Using MatchCollection Regex.Matches(string input, string pattern). The Regex.Matches method provides a facility to check a string for multiple matches of an expression within the string. This can be helpful when validating license keys or other types of input that might have multiple occurrences of the same pattern. The inputs for this method are the same as for the IsMatch function; however, this method returns a MatchCollection object to show you the collection of matches. The MatchCollection will contain one Match object for each successful match. The Match object provides methods to receive information about the match. The most helpful methods are Index, Length, and value. Index is the index of the starting match character in the input string; this allows you to extract the match if needed. The Length value is the number of characters contained in the match and the Value is the actual match string.

Below is the code required to attempt a multiple match and then output the results of the match:

Standard Usage Summary. Using the above examples should help you get started with Regular Expression validation in .NET. The .NET Framework provides many methods and classes to validate and work with Regular Expressions and this article has only scratched the surface. Please see the below section to see how to create a CLR UDF to validate Zip Code Input!

//Perform Matches() test
MatchCollection oMatches = Regex.Matches(inputMatchText, inputRegEx); 
Console.WriteLine("Matches found using Regex.Matches(string input, string pattern): "
                   + oMatches.Count.ToString());
Console.WriteLine("Match Detail, if appliciable"); 
//Loop through the collection, this will be skipped if no match
foreach (Match oMatch in oMatches) 
   Console.WriteLine("Match Index: " + oMatch.Index.ToString());
   Console.WriteLine("Match Length: " + oMatch.Length.ToString());
   Console.WriteLine("Match Value: " + oMatch.Value); 

Regular Expressions in SQL CLR User Defined Functions

A place where Regular Expression validation can become very handy is in SQL Server 2005 CLR User Defined Functions and Stored Procedures. Prior to the ability to use CLR functions and procedures in SQL Server it was very cumbersome to implement sophisticated string validation at the database level. Now with the SQL CLR functionality you can quickly build procedures that can be used to validate input on SQL Server. Below is an example of how to create a CLR User Defined Function to validate a zip code based on the expression we created in Part I one of this article series.

First, before building this example function we must ensure that CLR Integration is enabled on your specific database. To validate this you may run the following script to enable CLR Integration:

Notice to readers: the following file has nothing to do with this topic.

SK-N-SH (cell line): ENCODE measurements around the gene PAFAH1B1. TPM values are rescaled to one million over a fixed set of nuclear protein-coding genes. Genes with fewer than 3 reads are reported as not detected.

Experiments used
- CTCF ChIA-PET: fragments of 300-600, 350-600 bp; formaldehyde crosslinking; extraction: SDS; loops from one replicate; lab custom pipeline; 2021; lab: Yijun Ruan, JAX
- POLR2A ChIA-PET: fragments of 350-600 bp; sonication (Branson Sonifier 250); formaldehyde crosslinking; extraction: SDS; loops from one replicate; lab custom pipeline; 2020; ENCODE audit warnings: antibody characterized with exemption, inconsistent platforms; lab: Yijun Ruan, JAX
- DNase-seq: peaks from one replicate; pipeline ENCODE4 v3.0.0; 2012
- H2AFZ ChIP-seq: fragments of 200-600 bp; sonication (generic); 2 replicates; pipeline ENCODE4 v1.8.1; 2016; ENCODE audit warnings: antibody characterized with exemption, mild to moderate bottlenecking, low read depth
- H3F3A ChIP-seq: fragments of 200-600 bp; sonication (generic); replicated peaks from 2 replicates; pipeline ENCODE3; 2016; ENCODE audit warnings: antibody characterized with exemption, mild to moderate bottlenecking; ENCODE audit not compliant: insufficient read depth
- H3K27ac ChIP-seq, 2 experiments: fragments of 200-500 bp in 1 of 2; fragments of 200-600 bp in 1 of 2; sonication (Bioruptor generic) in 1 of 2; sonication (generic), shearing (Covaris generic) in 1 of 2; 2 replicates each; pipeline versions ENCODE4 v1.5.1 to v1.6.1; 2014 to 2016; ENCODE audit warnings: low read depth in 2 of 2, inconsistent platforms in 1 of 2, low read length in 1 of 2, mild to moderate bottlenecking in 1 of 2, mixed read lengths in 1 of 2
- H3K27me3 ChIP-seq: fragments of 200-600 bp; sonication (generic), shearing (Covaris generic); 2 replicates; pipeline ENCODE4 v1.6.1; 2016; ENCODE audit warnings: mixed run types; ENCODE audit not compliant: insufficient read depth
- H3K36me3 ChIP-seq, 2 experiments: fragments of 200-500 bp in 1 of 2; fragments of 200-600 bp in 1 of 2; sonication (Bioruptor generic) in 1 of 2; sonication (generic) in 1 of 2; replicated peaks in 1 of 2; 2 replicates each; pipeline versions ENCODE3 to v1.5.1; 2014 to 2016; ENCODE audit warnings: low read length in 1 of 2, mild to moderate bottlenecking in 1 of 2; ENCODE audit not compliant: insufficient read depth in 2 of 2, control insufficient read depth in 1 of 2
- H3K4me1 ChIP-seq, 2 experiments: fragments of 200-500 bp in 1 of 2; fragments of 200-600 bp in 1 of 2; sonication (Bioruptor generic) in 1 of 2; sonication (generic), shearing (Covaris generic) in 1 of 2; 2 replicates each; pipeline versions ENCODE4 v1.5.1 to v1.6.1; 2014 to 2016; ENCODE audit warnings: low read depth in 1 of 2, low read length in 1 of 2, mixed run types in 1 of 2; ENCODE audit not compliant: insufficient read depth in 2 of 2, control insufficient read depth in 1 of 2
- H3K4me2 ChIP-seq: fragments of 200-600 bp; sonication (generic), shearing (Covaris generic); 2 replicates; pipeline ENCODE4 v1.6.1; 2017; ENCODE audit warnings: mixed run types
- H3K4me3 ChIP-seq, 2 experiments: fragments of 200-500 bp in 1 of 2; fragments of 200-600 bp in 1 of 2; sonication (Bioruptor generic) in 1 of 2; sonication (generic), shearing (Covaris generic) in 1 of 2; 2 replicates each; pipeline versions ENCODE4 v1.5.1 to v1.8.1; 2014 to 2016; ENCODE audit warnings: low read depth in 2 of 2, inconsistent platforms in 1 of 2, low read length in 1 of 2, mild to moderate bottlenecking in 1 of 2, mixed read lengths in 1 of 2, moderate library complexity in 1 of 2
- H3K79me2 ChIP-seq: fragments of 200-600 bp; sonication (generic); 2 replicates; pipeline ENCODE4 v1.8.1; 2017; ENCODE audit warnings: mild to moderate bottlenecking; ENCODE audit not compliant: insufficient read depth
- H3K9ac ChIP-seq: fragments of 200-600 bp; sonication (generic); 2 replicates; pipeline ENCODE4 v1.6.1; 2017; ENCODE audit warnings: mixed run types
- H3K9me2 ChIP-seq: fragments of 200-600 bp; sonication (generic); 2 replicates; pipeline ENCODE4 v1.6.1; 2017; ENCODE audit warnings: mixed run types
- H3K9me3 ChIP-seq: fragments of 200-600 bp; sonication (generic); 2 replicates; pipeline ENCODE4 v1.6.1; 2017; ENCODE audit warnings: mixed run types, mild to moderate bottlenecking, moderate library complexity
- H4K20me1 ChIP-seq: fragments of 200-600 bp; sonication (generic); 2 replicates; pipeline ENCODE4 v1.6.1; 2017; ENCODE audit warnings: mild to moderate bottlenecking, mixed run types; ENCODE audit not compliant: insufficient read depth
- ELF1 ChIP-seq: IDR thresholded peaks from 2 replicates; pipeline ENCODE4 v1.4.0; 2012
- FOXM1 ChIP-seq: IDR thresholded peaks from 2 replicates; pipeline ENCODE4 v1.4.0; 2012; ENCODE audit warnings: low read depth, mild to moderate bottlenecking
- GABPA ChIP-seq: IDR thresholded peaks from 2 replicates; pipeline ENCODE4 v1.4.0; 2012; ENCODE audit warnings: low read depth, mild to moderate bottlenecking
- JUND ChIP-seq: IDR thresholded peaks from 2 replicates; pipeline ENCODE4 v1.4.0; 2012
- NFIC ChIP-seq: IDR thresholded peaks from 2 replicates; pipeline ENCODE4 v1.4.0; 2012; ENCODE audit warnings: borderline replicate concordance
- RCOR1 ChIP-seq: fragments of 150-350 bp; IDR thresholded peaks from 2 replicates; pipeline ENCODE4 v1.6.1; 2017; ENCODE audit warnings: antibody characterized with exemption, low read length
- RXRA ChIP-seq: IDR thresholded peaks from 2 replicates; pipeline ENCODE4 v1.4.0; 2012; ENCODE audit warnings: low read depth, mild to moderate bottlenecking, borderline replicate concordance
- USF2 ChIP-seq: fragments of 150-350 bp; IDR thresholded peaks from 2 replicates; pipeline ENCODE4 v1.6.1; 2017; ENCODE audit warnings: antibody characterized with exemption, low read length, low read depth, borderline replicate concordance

sp_configure 'clr enabled', 1

When this has been completed you’ll want to create a new SqlServer project. You can create this project by selecting New Project from the File menu in Visual Studio. You’ll find the SqlServer project type under Visual C# | Database | SqlServer. (NOTE: you may also create the UDF in Visual Basic by selecting the SqlServer project type from the Visual Basic project listing.) When you create the project it will request that you provide it a link to your SQL Server. This is needed for the automatic deployment and configuration of your stored procedure.

 Once your project has been created you’ll want to right-click on the project and select Add | User-Defined Function; you’ll then be asked to give it a name. In our case we’ll call it ValidateZip.cs to keep the name short and simple. Visual Studio will then provide a shell to place the code for your validation method. In our case we’ll want to be sure to set the return type to “bool” as it is simply a yes or no answer. We’ll also want to ensure that an input string value was provided. Because a zip code is an all or nothing validation, we’ll use the Regex.IsMatch method with a specific validation string to provide the result to the calling user. Below is the completed code to validate the zip code (NOTE: all User-Defined functions intended for use in SQL Server must be declared as public and static!):

public static bool ValidateZip(string input) 
   //Declare our expression
   string expression = @"^\d{5}(-\d{4})?$"
   //Test the input and return the result
   return Regex.IsMatch(input, expression); 

Now that you have the function built you can simply right-click on your project and select Deploy. Visual Studio will then register your function with SQL Server and you can now freely use this validation function in your SQL Queries. Below is a sample SQL Query to retrieve the validation result for a local Des Moines, Iowa zip code. If successful validation occurs, a 1 will be returned, if unsuccessful, a zero is returned.

select dbo.ValidateZip('50320')


This article shows you the basics of Regular Expression validation in .NET, as well as how to incorporate regular expression validation into new SQL Server CLR User Defined Functions. This should serve as a great starting point for understanding the various methods to implement regular expression validation in your new and existing projects. The download file contains two sample projects and the sample code used in this article. Please feel free to review this code and let me know any questions you might have.

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Section: .NET Development